According to research, the gaming industry in India, which was valued at over USD 2.5 billion in 2022, is expected to grow to over USD 8 billion by 2027. There were over 500 million gamers in the country in 2022. With virtual reality in gaming becoming hugely popular in the country after the advent of mobile games, the PC gaming sector has not remained unaffected. Indian gamers are now building their own “custom rigs” and playing competitively, battling with some of the best in the world. Some credit can be owed to online streamers who have popularised this segment in the Indian Gaming Industry.
According to estimates, China has been the largest gaming market in the world since 2020, generating a revenue of over USD 41 billion. Owing to the presence of indigenous, mass-scale gaming companies in China, the population has seen a huge boost in the number of active daily players. Hence, China is a very lucrative country for the gaming monitor market. With an estimated 37 billion USD in revenue, the video game industry in the US ranks second.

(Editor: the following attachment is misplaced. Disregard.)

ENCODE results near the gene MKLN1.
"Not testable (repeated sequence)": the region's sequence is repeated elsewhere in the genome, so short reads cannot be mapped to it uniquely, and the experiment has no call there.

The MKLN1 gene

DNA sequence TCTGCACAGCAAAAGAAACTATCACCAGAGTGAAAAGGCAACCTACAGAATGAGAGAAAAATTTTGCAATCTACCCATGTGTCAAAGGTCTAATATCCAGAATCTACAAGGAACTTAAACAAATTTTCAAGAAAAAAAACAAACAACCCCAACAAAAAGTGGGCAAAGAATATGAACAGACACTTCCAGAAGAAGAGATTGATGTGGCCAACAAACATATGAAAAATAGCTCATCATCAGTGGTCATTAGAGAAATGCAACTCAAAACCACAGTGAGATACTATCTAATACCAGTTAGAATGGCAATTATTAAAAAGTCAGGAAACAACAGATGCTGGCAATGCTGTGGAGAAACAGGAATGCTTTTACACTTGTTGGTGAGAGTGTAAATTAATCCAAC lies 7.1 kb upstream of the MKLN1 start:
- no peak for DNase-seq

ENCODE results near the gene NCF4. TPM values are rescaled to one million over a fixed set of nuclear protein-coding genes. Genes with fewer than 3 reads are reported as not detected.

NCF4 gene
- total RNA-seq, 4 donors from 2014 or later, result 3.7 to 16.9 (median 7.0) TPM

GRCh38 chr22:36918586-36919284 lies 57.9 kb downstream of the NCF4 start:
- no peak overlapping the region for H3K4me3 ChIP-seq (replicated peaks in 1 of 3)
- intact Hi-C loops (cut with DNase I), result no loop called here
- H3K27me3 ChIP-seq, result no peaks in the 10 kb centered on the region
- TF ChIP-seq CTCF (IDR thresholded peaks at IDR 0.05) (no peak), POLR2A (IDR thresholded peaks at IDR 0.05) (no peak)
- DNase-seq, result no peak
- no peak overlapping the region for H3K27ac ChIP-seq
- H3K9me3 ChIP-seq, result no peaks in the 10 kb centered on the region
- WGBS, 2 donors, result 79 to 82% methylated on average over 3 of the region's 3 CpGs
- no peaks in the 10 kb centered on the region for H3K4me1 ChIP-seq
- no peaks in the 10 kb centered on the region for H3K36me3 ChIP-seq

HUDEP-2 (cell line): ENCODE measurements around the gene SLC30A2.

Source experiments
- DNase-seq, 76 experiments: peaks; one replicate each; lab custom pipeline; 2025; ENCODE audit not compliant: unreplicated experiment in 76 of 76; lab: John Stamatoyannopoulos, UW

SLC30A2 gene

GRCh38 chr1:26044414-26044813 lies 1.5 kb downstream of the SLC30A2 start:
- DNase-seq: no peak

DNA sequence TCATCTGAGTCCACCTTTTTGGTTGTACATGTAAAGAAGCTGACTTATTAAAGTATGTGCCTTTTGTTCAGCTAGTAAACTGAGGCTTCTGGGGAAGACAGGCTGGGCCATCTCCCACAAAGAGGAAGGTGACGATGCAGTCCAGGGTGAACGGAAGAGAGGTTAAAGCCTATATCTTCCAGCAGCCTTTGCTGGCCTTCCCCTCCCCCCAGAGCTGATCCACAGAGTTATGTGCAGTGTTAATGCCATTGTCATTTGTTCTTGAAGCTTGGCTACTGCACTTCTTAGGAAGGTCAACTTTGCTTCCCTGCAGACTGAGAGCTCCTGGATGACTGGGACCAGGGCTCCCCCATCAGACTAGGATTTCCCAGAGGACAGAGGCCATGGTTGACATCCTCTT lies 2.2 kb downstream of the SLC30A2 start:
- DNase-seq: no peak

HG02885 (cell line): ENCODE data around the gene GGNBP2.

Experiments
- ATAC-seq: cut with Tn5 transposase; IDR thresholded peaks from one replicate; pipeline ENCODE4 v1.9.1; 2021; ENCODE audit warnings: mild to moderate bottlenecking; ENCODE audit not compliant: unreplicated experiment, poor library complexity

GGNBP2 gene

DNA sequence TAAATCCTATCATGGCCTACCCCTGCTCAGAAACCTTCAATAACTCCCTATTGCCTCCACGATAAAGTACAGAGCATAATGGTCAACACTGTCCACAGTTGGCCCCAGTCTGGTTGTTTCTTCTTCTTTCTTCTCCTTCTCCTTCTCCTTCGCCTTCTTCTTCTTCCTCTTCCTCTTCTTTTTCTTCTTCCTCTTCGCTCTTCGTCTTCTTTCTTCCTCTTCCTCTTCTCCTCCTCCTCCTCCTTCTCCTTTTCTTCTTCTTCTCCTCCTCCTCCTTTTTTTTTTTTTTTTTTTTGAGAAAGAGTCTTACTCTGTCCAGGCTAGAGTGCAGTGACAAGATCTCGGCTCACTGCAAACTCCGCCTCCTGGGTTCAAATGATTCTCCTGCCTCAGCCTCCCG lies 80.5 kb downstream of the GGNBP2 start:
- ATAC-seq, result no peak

The specifications of the rest of the gaming PC will have a significant impact on what to search for in a gaming display. The usefulness of higher resolution, colour depth, and motion smoothing capabilities can vary from player to player. Still, modern displays can typically help avoid the missed frames, input latency, and visual artefacts common in previous technology.